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US birth rate held steady in 2022 below pre-COVID levels, women having babies at older age: CDC

The U.S. birth rate held steady in 2022 without returning to pre-pandemic levels, as women are having babies at an older age, a new Centers for Disease Control and Prevention (CDC) report revealed Thursday. 

Record low birth rates were seen when it comes to moms in their teens and early 20s, with the birth rates among women age 40 and older continue to rise, according to the new CDC analysis of more than 99% of birth certificates issued last year. 

Births to moms 35 and older also continued to rise last year, with the highest rates in that age group since the 1960s, the CDC found.

A little under 3.7 million babies were born in the U.S. last year, about 3,000 fewer than the year before. Because the numbers are provisional, and the change was small, officials consider births to have been “kind of level from the previous year,” the CDC’s Brady Hamilton, the lead author of the report, said. 

Births to Hispanic moms rose 6% last year and surpassed 25% of the U.S. total, according to the report. 

Births to White moms fell 3%, but still accounted for 50% of births. Births to Black moms fell 1%, and were 14% of the total.

The U.S. was once among only a few developed countries with a fertility rate that ensured each generation had enough children to replace itself – about 2.1 kids per woman. However, it has been sliding, and in 2020 dropped to about 1.6, the lowest rate on record. It rose slightly in 2021, to nearly 1.7, and stayed there last year.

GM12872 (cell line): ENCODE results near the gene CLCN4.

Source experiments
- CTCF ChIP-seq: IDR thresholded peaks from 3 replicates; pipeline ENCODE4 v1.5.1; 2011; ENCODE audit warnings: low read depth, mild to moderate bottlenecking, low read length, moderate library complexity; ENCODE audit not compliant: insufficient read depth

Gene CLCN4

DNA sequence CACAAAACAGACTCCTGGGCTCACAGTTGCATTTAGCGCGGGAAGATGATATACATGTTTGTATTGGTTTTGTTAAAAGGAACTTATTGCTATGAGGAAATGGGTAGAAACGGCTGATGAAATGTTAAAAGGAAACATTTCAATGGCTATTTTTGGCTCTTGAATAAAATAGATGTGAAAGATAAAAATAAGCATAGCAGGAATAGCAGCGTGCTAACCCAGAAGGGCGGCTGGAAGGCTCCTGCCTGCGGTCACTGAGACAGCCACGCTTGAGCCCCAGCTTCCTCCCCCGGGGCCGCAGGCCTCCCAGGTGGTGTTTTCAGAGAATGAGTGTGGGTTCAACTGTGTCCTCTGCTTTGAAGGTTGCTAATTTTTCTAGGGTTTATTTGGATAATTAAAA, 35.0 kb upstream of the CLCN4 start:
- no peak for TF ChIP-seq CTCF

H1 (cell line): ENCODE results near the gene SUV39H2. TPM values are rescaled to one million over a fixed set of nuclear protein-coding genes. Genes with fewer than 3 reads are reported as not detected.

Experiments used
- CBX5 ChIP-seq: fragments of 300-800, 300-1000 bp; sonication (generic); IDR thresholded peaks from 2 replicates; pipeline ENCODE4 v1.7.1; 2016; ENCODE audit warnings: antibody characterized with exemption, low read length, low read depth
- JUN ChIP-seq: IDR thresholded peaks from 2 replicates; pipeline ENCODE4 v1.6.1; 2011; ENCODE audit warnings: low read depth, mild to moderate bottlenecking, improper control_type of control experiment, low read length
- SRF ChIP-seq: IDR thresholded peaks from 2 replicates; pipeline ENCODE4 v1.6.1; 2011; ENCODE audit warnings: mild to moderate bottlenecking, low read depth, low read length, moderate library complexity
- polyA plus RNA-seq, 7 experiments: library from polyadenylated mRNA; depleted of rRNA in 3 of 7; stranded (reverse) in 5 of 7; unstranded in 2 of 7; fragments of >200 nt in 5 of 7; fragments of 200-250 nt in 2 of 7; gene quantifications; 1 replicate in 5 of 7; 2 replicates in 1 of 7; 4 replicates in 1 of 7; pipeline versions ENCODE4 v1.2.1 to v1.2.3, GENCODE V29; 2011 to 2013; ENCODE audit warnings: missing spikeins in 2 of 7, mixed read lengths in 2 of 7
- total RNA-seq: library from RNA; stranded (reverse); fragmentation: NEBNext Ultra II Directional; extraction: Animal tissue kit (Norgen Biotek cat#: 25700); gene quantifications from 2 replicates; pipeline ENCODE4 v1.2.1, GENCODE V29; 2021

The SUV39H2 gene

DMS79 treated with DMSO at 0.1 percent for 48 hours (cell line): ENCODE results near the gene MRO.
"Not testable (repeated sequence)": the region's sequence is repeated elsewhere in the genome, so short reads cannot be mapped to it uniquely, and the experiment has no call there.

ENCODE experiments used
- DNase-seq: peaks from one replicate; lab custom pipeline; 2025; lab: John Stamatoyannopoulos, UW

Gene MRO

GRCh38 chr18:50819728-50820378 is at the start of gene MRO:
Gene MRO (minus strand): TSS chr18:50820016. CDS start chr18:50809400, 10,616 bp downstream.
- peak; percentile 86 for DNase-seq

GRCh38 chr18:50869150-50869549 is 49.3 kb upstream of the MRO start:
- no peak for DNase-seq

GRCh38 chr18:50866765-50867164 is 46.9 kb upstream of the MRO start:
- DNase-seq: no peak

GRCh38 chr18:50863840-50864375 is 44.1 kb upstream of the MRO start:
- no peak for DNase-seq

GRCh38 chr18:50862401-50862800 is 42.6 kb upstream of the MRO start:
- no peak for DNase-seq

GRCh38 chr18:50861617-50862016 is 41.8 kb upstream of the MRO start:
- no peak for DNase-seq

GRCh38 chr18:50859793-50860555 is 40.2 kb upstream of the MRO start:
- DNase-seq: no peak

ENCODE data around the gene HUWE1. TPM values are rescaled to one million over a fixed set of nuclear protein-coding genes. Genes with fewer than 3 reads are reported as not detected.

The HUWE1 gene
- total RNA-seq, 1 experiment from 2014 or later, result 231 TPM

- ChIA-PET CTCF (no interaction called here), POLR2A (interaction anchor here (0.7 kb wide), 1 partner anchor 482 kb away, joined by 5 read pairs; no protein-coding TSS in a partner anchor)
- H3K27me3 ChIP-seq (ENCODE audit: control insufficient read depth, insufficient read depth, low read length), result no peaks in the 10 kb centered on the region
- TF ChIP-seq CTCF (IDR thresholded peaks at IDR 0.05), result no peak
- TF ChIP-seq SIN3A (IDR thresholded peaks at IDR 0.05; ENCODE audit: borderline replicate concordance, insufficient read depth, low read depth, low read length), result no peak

The CDC found that birth rates in women ages 35 to 39 increased 2% in 2022. 

Nearly continuous increases in birth rates have been seen for women ages 40 to 44 since 1985, NBC News reported. Last year, the birth rate rose by 4% for that age range. In 2022, the birth rate in women ages 45 and older soared by 12%, but the overall number of babies born to mothers in that age range is low. 

“The biggest thing is the age structure of the U.S. population is changing. The age structure is very different now compared with a decade or two decades ago. The number of women who are at reproductive age is shrinking,” Feinian Chen, a professor of sociology at Johns Hopkins University, also told NBC. 

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It also may show whether births were affected by the U.S. Supreme Court decision last June overturning Roe v. Wade, which allowed states to ban or restrict abortion. 

If such restrictions are having an impact on births, it did not show up in the national data released Thursday, according to The Associated Press. 

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